And while I absolutely understand the desire to not be studying the whole time, I would encourage you to do whatever small amounts of studying you have the time for in between cool sight-seeing and experiences. Your best bet for actually cementing new grammar and vocabulary is to use it, so that you improve your own understanding and mental muscle memory with it, so taking a brand-spanking-new bit of vocabulary and trying to put it into practice is actually a great way to make sure you understand it and can recall it when you want to.
(I readily admit that using new grammar in actual conversation is incredibly nerve-wracking but it is, in fact, really helpful.)

Also, from my experience people are very kind about the Lost Looking Foreigner Who Needs Help With Something Silly. Granted I’m living in Kansai, near Osaka, which apparently has a reputation for being a more friendly area than, say, central Tokyo. But I’ve had people offer to help me when they thought I looked confused (buying train tickets) and met some very kind people when I did need help (fixing a different set of train tickets that I did, in fact, mess up). I can’t guarantee there won’t be some jerks out there, but don’t be afraid to ask for help if you need it, even if that requires a lot of charades and google translate.

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In my opinion, living in Japan doesn’t really fast track learning all that much. It gives you some more opportunities to improve and use it, but honestly for the situation most people find themselves in I don’t think it makes much of a difference on its own. It’s a plus for sure, just not a really big deal imo.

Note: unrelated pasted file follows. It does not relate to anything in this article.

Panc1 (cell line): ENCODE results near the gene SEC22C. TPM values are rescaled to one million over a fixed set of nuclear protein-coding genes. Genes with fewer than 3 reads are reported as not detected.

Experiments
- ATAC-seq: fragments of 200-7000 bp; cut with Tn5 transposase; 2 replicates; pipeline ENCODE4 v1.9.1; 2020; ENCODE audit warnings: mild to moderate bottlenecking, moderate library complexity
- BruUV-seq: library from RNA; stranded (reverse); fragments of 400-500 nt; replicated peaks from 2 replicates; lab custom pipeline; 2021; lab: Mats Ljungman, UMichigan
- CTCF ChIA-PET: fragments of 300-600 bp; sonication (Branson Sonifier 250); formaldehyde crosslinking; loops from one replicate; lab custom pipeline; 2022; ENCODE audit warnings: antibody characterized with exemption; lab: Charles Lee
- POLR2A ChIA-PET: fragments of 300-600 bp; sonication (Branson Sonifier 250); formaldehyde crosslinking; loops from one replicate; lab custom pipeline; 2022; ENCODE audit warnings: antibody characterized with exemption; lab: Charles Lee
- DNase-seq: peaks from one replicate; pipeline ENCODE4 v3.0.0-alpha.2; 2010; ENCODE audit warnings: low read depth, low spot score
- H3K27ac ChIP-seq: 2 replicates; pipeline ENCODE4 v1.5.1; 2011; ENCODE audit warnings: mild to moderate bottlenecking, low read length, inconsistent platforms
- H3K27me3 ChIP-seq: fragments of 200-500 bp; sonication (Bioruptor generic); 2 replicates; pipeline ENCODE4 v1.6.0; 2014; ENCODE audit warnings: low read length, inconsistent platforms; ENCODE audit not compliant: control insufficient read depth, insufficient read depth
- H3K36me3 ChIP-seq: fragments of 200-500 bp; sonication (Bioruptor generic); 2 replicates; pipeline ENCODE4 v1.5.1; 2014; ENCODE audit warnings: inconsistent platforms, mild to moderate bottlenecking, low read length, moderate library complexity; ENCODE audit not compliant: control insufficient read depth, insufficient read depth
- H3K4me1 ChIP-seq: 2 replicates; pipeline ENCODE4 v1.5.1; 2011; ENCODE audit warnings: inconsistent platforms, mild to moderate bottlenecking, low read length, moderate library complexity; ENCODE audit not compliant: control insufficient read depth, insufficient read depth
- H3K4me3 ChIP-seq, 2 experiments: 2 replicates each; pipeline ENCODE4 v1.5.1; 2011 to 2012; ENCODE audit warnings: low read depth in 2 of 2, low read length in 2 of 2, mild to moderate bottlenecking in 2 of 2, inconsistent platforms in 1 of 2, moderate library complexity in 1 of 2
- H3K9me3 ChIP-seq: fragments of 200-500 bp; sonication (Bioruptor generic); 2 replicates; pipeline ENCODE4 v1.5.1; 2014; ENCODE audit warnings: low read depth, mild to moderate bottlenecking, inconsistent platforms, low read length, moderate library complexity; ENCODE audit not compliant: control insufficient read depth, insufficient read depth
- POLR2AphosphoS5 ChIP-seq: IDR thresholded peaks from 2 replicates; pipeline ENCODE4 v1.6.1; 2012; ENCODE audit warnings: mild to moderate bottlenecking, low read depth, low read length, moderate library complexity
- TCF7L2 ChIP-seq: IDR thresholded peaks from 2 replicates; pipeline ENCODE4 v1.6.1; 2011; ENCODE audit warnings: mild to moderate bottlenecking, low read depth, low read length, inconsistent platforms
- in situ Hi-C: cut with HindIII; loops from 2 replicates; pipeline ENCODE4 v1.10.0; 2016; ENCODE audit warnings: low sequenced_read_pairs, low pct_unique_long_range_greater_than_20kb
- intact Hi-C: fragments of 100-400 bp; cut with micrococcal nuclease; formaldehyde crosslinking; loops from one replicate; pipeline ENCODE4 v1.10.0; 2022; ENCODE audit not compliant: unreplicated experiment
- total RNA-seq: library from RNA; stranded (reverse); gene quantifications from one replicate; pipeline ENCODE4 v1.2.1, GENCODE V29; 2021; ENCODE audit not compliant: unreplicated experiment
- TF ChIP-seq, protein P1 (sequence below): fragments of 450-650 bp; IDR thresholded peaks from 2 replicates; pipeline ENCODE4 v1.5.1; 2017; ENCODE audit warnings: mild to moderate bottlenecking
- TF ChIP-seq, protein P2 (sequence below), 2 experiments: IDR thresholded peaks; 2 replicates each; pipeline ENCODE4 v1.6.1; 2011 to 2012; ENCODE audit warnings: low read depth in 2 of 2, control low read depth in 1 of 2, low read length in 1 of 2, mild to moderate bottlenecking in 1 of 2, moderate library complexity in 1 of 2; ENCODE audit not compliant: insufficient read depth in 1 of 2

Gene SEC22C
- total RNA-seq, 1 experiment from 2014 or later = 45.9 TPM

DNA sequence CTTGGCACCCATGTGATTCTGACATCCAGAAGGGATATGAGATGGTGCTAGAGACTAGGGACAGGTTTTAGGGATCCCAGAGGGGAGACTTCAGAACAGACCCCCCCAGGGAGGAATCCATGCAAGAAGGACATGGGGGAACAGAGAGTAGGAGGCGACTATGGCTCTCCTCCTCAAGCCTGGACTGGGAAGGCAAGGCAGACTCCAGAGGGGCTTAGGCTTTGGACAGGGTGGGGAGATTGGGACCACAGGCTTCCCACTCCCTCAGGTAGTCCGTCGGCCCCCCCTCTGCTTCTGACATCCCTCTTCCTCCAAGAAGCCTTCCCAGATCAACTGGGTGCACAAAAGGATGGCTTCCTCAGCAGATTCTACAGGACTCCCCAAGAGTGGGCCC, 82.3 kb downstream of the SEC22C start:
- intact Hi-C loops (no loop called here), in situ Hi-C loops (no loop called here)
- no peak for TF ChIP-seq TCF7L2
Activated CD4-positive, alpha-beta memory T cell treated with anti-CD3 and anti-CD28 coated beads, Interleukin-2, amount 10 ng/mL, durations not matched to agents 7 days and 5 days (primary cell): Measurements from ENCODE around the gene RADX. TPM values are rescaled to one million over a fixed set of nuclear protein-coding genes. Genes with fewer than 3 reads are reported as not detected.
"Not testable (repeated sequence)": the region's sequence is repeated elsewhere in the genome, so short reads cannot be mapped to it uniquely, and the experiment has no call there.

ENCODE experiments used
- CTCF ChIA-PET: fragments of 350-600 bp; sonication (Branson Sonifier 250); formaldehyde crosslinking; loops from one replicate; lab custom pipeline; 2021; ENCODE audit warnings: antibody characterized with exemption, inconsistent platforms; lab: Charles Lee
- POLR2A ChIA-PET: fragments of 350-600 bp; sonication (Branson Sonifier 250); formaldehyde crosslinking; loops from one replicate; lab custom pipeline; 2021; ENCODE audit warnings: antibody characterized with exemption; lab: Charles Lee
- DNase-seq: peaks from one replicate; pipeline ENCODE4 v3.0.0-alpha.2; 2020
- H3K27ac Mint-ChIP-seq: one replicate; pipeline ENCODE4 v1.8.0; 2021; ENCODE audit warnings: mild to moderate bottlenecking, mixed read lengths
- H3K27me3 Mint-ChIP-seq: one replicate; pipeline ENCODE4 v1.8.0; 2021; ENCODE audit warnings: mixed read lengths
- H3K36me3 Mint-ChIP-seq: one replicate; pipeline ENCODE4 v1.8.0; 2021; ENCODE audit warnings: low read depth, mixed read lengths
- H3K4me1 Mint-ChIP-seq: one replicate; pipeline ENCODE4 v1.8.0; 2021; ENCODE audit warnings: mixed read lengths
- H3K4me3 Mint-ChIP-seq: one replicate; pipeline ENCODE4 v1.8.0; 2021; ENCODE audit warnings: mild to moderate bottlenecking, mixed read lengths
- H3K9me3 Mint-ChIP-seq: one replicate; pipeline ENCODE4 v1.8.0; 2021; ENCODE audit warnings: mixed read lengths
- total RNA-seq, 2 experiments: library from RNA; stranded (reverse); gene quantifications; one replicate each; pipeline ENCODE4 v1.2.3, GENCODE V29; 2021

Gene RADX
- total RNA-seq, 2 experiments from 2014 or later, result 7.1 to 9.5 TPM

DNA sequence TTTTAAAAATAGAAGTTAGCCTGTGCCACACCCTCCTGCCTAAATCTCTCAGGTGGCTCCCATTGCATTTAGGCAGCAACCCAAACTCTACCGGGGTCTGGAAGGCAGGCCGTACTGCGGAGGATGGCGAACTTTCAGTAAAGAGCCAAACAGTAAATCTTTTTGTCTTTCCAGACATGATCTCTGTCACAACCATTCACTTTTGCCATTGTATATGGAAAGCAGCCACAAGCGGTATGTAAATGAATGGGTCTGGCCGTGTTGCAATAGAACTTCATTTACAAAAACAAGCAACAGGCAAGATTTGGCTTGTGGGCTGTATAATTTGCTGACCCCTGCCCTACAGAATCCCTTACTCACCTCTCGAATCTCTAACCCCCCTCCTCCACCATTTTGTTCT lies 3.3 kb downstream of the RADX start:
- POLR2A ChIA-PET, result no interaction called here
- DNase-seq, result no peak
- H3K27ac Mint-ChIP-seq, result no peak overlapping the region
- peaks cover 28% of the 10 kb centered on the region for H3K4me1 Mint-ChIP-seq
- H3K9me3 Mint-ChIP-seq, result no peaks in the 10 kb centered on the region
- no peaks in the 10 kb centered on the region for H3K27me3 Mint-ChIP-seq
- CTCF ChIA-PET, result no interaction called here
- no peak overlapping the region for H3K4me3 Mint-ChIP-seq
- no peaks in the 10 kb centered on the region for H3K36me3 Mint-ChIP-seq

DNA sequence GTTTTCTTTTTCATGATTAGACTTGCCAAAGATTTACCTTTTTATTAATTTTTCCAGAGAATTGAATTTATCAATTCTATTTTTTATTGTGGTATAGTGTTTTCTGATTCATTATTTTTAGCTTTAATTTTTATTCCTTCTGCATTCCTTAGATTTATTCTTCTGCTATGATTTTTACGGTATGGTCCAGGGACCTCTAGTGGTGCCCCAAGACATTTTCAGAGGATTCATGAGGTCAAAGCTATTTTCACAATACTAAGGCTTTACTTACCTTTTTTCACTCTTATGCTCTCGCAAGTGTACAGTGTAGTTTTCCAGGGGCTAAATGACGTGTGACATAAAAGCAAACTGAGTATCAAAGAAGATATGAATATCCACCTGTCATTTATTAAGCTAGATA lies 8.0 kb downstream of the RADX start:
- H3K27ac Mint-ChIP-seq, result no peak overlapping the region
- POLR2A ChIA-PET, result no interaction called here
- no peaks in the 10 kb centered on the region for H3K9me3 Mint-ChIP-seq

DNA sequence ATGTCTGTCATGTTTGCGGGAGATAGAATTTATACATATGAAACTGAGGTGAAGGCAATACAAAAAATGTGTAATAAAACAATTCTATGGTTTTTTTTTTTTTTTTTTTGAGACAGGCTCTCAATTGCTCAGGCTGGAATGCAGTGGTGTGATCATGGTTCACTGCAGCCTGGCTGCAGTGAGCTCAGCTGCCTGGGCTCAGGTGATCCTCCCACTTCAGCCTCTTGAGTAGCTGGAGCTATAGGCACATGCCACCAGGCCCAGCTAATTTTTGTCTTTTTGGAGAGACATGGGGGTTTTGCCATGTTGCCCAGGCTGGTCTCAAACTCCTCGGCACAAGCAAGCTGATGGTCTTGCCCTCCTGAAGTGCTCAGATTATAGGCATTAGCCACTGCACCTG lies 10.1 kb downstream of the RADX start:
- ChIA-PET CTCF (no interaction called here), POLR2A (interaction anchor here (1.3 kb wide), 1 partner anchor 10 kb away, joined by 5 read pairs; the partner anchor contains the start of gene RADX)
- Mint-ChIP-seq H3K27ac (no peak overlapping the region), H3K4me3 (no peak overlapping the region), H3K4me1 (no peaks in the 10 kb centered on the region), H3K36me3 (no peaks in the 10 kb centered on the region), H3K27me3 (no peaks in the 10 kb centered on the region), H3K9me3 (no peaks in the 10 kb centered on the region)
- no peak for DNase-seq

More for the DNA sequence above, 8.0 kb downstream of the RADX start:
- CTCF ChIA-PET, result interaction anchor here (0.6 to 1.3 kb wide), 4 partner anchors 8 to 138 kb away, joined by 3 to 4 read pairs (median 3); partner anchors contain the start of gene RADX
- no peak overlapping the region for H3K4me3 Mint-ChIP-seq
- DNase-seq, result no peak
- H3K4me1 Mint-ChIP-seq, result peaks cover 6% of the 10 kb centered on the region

I think that if people were to notice some big jump in their rate of acquiring the language, it would probably stem more from their mindset than anything imo. Moving to Japan makes it to where you feel more motivated to learn japanese for various reasons, and there’s also a sort of the expectation that you will learn it now at play.

Being more focused and motivated when it comes to your studies will probably be a majority of the “benefit” imo. So use that time to build strong habits and set the tone for the rest of your japanese journey. The reality is, most of the language study stuff you can do outside of Japan nowadays. If you already are a highly motivated and focused learner, I don’t think you will notice much of a difference honestly, unless you’re at a very high level and have the opportunity to cut English out of your life for the most part (but that’s a different story)

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While I do think that the level of study and motivation a person puts into their time in Japan has a big impact on what they get from their time here, I would disagree that being in Japan doesn’t provide a better studying experience than you could get in another country, at least when it comes to speaking and listening skills. Unless you have a local community of native Japanese speakers to lean on, no amount of deliberate Japanese listening immersion or practice in, say, the U.S. is going to match the listening exposure you get from just living your daily life in Japan.

At least personally, my listening comprehension after a 4-month study abroad in 2019 was leaps and bounds better than it had been after almost 3 years of studying in the US. Obviously I was actively studying and practicing during that time, and without that study I wouldn’t have improved nearly as much, but the difference between stilted conversation practice two or three times a week at school and having to listen to full-speed native speakers just to buy milk at Lawson was immense.

The best practice, in my mind, is to have the local levels of exposure while actively continuing to study. That way when you learn something new you can listen or look for it around you to confirm you really understand it – or, of course, just turn around and use it with someone to see if you did it correctly.

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well, i never said this, so…